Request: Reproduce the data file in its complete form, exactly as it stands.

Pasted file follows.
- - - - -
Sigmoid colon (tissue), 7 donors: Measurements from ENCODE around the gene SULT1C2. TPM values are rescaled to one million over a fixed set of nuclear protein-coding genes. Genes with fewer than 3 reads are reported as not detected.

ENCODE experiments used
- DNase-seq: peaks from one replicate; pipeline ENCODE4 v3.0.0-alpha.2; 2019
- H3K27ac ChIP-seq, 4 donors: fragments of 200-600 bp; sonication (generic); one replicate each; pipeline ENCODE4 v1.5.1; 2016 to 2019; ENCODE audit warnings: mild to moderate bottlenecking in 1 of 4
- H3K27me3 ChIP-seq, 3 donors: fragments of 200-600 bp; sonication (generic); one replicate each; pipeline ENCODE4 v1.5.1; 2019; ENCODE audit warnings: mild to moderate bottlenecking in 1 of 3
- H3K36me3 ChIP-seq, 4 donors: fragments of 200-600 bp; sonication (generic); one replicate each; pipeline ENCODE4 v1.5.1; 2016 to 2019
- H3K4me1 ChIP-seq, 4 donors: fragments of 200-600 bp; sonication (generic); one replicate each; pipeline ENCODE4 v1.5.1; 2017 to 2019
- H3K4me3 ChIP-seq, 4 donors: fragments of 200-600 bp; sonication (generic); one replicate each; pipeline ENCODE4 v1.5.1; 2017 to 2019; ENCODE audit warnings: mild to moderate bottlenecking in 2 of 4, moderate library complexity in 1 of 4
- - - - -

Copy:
Sigmoid colon (tissue), 7 donors: Measurements from ENCODE around the gene SULT1C2. TPM values are rescaled to one million over a fixed set of nuclear protein-coding genes. Genes with fewer than 3 reads are reported as not detected.

ENCODE experiments used
- DNase-seq: peaks from one replicate; pipeline ENCODE4 v3.0.0-alpha.2; 2019
- H3K27ac ChIP-seq, 4 donors: fragments of 200-600 bp; sonication (generic); one replicate each; pipeline ENCODE4 v1.5.1; 2016 to 2019; ENCODE audit warnings: mild to moderate bottlenecking in 1 of 4
- H3K27me3 ChIP-seq, 3 donors: fragments of 200-600 bp; sonication (generic); one replicate each; pipeline ENCODE4 v1.5.1; 2019; ENCODE audit warnings: mild to moderate bottlenecking in 1 of 3
- H3K36me3 ChIP-seq, 4 donors: fragments of 200-600 bp; sonication (generic); one replicate each; pipeline ENCODE4 v1.5.1; 2016 to 2019
- H3K4me1 ChIP-seq, 4 donors: fragments of 200-600 bp; sonication (generic); one replicate each; pipeline ENCODE4 v1.5.1; 2017 to 2019
- H3K4me3 ChIP-seq, 4 donors: fragments of 200-600 bp; sonication (generic); one replicate each; pipeline ENCODE4 v1.5.1; 2017 to 2019; ENCODE audit warnings: mild to moderate bottlenecking in 2 of 4, moderate library complexity in 1 of 4